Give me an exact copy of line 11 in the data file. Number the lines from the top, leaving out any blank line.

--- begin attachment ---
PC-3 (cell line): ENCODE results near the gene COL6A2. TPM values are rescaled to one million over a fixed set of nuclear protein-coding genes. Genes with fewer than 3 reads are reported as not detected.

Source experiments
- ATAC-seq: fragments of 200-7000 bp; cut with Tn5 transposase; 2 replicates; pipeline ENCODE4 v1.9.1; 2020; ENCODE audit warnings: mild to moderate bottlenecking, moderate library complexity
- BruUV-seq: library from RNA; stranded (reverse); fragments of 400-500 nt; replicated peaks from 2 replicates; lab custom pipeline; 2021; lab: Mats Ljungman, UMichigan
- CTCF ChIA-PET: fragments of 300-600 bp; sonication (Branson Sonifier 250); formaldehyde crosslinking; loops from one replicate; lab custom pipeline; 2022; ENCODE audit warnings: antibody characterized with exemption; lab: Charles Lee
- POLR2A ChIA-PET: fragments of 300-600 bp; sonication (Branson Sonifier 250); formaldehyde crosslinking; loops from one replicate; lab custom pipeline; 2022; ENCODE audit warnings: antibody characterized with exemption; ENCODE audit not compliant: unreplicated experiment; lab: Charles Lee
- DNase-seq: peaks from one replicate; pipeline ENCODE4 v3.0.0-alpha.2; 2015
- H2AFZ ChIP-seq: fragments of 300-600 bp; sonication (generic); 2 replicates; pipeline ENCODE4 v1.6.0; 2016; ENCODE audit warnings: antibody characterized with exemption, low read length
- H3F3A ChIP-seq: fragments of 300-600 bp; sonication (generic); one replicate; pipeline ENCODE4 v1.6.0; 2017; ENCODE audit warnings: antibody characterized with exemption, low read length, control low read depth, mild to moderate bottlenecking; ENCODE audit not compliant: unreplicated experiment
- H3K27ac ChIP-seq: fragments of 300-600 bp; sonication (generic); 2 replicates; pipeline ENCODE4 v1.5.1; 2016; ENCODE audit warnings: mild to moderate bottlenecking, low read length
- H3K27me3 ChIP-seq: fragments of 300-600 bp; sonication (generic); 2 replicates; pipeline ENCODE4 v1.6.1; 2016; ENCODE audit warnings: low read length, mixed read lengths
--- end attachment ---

- H3K27me3 ChIP-seq: fragments of 300-600 bp; sonication (generic); 2 replicates; pipeline ENCODE4 v1.6.1; 2016; ENCODE audit warnings: low read length, mixed read lengths